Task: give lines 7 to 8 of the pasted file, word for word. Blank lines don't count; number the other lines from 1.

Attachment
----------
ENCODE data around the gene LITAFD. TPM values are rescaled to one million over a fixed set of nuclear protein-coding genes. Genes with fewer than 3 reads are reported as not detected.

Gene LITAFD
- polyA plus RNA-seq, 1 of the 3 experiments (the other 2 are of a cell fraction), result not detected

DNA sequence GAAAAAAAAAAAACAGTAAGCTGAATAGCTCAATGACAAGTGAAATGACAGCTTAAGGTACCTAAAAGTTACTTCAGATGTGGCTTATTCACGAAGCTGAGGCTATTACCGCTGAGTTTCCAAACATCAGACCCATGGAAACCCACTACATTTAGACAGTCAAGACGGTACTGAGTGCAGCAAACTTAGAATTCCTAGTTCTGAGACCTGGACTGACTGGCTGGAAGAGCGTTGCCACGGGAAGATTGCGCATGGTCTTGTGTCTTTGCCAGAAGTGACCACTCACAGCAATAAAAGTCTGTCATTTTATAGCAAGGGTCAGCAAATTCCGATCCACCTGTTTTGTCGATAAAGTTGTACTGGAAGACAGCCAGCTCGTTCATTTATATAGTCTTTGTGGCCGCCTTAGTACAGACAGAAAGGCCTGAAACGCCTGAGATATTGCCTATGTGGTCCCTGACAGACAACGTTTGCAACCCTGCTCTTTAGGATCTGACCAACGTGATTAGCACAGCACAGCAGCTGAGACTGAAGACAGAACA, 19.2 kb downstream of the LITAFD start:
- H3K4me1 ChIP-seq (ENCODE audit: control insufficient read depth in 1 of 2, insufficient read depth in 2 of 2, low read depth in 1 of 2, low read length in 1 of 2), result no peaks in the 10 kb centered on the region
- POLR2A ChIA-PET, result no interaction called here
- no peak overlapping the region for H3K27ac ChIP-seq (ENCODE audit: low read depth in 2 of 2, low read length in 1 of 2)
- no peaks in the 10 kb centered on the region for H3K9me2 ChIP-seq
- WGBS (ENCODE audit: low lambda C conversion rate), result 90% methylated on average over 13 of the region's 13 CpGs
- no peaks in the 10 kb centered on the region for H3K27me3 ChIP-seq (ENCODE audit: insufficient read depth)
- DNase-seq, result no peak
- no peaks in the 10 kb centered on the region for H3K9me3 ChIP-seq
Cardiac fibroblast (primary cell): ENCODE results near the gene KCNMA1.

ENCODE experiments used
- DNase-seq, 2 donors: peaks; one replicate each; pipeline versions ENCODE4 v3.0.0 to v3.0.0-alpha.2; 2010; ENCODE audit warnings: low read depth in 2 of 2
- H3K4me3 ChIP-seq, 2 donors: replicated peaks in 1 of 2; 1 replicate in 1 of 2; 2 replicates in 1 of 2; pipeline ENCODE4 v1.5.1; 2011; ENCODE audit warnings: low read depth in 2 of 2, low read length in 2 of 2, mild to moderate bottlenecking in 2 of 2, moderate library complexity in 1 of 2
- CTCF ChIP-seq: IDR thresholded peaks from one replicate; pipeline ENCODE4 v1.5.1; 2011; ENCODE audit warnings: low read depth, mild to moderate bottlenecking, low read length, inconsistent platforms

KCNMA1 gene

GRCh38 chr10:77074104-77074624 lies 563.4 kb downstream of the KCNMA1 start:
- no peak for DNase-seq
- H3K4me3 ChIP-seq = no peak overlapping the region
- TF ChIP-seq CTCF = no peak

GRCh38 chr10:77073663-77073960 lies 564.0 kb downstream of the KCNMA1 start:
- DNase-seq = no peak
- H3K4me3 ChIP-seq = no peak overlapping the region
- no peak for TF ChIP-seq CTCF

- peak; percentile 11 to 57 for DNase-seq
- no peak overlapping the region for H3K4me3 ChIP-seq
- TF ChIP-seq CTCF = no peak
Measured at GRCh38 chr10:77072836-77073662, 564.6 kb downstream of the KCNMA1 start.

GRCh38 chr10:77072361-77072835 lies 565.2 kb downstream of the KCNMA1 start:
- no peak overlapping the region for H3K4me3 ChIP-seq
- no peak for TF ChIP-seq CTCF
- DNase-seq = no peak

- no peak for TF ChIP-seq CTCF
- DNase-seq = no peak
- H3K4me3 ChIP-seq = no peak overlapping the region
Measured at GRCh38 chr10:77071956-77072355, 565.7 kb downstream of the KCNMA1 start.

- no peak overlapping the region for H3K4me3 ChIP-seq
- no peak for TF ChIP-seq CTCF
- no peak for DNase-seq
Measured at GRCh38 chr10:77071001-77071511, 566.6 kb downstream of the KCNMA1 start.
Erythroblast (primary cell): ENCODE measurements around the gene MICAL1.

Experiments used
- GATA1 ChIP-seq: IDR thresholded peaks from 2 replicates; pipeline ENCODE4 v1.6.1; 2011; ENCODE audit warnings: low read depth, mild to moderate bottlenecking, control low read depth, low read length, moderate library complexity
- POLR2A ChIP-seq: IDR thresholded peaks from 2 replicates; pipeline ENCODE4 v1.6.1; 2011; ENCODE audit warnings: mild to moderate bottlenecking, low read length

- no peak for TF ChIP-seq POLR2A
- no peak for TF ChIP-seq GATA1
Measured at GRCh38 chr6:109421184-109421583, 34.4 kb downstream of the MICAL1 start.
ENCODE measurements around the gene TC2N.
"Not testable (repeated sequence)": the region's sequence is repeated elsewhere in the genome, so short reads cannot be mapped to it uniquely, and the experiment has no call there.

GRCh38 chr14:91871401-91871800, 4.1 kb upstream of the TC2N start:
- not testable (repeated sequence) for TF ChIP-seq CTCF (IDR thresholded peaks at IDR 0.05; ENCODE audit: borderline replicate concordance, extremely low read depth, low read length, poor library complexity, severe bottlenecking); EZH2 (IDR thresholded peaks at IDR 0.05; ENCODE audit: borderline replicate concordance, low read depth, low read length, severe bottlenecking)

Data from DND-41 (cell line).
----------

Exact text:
- no peak overlapping the region for H3K27ac ChIP-seq (ENCODE audit: low read depth in 2 of 2, low read length in 1 of 2)
- no peaks in the 10 kb centered on the region for H3K9me2 ChIP-seq